Many dictators write books, although few have any talent—except, perhaps, in their sheer ability to produce words on an industrial scale. But while practically all dictators, left and right, would commit crimes against literature in the 20th century, it was the communists who were especially prolific generators of stultifying text. As self-proclaimed standard-bearers of the vision of history outlined by Karl Marx, they were participants in a tradition whereby demonstrating theoretical expertise via books, pamphlets, and articles was key to establishing their authority as superior thinkers uniquely qualified to lead the proletariat into the future. But if you open many of these books it is difficult to find any expertise or much theory. If anything, they demonstrate the opposite: that the authors are monumental bores with few original thoughts. Yet still the books continued to stream, mercilessly, from the printing presses. So how did this tradition persist, and what to...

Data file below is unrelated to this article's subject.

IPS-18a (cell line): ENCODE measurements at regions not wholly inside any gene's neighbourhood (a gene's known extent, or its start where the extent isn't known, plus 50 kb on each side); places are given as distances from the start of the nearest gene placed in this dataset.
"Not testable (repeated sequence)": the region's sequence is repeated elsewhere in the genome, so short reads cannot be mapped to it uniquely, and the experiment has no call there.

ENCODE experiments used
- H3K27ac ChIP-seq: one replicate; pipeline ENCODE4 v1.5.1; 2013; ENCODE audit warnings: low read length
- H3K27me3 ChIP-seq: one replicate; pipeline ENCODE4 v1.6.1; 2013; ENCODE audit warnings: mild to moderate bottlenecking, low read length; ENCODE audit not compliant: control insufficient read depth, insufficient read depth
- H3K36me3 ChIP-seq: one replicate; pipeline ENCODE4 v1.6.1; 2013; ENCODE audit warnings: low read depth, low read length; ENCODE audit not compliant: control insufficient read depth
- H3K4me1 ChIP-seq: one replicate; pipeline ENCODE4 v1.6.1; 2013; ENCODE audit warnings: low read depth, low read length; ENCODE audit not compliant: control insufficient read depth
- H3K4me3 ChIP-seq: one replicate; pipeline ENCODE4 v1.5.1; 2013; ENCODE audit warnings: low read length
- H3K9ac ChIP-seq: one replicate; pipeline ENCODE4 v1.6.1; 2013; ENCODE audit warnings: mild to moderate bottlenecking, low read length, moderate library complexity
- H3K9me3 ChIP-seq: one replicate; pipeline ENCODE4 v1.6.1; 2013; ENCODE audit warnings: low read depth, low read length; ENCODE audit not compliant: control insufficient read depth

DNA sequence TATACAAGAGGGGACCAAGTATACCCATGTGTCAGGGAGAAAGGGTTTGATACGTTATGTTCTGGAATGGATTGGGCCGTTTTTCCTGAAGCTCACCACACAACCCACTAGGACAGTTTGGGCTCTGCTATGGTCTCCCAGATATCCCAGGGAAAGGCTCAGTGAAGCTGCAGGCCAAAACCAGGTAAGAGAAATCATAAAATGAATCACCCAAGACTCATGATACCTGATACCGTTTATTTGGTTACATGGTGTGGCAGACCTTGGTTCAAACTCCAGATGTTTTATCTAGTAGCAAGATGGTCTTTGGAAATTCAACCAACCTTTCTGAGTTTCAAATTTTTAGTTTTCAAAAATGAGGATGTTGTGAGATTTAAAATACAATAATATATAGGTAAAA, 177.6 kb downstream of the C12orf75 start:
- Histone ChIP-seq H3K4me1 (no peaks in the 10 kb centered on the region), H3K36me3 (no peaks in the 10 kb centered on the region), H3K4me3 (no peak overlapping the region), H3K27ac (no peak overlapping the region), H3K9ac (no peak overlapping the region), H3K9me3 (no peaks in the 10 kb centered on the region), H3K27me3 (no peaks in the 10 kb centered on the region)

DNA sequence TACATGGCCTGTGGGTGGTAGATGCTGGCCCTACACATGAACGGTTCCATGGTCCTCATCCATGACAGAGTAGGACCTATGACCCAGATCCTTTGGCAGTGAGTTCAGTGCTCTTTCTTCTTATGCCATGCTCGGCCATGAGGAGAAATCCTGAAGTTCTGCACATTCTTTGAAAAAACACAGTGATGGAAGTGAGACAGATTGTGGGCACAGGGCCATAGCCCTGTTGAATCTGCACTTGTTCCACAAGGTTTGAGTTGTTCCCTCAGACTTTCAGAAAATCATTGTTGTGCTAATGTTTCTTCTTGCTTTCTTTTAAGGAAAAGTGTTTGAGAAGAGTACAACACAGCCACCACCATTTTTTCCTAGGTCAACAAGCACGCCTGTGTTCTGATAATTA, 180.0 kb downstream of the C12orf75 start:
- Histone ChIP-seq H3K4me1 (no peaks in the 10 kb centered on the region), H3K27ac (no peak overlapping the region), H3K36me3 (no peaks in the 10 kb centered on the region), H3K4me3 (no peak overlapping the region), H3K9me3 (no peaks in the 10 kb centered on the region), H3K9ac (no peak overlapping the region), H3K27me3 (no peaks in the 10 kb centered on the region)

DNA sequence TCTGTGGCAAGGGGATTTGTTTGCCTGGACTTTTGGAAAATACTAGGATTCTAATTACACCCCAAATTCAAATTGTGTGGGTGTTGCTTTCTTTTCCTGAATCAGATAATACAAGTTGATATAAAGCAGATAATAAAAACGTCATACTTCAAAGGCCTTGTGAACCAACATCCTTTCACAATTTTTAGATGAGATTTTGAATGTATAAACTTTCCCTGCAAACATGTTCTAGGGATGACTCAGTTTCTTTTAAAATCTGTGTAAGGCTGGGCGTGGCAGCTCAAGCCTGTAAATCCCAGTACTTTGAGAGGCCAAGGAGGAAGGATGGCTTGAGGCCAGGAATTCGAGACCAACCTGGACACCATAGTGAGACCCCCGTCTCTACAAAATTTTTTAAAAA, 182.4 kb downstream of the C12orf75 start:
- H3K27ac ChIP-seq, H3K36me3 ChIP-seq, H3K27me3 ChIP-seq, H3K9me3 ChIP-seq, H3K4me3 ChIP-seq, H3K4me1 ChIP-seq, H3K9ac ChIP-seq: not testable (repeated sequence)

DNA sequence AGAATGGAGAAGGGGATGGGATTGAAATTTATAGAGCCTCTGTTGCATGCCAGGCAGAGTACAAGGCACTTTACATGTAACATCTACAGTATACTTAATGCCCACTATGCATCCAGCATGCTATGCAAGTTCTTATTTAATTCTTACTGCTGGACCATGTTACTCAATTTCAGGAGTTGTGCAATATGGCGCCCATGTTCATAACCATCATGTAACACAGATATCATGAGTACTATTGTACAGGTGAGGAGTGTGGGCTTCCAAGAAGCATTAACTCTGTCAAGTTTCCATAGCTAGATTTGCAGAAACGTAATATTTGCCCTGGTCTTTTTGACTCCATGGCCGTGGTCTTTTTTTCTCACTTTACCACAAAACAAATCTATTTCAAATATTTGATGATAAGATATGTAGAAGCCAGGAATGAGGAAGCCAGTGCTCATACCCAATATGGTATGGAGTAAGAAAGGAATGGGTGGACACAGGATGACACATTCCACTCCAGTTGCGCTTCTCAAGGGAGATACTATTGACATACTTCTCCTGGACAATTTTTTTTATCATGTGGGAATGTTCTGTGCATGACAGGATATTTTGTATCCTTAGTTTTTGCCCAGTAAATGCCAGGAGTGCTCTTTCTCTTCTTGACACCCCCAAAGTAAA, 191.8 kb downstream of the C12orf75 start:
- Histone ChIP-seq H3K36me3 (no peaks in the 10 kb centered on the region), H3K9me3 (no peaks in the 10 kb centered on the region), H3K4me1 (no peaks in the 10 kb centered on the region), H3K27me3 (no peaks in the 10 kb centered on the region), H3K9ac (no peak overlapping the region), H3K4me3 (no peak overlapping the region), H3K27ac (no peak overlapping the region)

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Research Article| June 01 2018
Publish and Perish: Lessons in literature and revolution from a sycophantic Mongolian dictator
DANIEL KALDER is the author of The Infernal Library: On Dictators, the Books They Wrote, and Other Catastrophes of Literacy (Henry Holt, 2018). He has contributed to BBC Radio, The Times of London, The Guardian, and many other publications. Originally from Fife, Scotland, he lived in Moscow for 10 years before moving to Texas, where he currently resides.
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World Policy Journal (2018) 35 (2): 88–93.
Daniel Kalder; Publish and Perish: Lessons in literature and revolution from a sycophantic Mongolian dictator. World Policy Journal 1 June 2018; 35 (2): 88–93. doi: https://doi.org/10.1215/07402775-7085841
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